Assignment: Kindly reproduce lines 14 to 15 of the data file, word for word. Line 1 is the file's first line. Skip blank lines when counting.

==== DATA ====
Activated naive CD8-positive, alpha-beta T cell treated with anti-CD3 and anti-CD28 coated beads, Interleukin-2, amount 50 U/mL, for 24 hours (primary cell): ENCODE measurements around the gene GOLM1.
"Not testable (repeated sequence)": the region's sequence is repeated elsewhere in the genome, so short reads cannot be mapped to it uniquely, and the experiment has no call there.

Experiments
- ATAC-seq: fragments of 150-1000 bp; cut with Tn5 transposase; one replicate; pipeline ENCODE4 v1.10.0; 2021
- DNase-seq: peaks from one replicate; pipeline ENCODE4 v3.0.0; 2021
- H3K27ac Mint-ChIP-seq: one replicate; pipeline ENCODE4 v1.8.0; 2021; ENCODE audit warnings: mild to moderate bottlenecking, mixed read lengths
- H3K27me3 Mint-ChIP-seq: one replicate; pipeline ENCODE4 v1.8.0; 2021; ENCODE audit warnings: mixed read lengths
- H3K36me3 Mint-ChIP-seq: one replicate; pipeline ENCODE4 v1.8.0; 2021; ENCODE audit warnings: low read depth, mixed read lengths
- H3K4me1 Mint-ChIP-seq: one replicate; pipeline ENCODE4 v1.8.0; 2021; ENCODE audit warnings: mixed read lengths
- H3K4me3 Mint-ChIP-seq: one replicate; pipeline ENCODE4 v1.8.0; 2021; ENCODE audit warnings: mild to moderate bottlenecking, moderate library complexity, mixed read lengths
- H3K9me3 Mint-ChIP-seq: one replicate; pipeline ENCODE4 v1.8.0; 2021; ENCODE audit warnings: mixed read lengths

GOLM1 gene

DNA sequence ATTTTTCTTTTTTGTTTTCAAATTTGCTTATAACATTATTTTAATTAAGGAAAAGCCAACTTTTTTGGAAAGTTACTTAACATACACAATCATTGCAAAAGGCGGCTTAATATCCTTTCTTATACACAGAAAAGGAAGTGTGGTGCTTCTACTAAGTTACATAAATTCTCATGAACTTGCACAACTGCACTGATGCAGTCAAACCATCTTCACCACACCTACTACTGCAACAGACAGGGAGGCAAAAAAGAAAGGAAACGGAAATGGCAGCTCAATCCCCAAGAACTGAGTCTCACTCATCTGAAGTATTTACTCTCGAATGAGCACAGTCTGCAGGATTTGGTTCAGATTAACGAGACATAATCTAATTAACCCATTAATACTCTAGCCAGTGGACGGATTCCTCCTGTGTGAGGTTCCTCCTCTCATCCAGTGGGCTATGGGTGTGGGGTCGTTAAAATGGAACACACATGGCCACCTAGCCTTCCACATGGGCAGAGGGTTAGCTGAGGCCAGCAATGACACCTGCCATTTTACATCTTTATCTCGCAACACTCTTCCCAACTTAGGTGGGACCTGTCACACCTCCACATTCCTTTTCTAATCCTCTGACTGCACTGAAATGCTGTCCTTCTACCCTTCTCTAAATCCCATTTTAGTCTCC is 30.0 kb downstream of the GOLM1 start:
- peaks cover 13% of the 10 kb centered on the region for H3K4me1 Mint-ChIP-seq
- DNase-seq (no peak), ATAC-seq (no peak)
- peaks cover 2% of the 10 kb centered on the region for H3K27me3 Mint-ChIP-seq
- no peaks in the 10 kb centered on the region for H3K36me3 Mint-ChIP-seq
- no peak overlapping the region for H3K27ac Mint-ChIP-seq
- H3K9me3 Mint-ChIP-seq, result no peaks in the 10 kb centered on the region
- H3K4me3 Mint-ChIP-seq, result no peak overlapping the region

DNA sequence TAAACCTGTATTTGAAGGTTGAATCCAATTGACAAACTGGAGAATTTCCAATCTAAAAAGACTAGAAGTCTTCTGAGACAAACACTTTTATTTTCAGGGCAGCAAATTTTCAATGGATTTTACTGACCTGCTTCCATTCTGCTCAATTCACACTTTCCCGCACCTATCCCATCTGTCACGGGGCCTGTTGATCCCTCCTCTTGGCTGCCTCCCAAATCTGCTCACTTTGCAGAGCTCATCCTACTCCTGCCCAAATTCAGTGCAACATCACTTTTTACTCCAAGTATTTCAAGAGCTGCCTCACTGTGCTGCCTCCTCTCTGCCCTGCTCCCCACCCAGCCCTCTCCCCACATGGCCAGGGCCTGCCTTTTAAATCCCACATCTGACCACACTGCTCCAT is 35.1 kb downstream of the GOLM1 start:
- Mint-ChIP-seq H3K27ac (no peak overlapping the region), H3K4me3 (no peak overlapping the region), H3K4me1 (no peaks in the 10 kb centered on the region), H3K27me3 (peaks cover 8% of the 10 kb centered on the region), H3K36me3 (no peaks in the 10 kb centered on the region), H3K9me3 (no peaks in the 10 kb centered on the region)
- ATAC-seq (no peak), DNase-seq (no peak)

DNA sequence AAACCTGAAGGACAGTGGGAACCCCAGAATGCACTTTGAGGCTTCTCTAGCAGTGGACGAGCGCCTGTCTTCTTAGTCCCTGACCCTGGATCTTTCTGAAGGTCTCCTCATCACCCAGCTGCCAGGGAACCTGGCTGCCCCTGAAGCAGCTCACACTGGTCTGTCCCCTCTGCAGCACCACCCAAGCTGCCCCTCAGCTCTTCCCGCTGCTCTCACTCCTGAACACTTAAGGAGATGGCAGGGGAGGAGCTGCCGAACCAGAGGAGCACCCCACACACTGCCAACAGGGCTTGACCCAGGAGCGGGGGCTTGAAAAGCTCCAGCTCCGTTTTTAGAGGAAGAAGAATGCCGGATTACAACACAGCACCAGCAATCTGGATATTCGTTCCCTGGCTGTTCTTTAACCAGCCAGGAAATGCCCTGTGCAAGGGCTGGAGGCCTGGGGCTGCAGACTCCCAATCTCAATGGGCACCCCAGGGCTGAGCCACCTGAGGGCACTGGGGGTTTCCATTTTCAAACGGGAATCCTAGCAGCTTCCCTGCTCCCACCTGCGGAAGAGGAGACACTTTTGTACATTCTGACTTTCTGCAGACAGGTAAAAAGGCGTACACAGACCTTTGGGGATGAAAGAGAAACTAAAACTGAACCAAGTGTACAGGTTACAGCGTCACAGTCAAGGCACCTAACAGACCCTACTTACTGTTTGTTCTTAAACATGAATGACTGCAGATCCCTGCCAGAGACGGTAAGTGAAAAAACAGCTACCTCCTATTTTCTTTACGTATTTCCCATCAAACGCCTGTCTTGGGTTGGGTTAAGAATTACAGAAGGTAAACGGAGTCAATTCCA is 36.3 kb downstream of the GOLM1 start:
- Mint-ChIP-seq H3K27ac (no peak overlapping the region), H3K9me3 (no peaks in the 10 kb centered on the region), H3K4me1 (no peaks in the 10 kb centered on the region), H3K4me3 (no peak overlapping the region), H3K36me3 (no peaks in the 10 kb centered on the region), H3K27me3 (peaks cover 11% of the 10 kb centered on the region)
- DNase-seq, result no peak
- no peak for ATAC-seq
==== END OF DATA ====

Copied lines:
- peaks cover 13% of the 10 kb centered on the region for H3K4me1 Mint-ChIP-seq
- DNase-seq (no peak), ATAC-seq (no peak)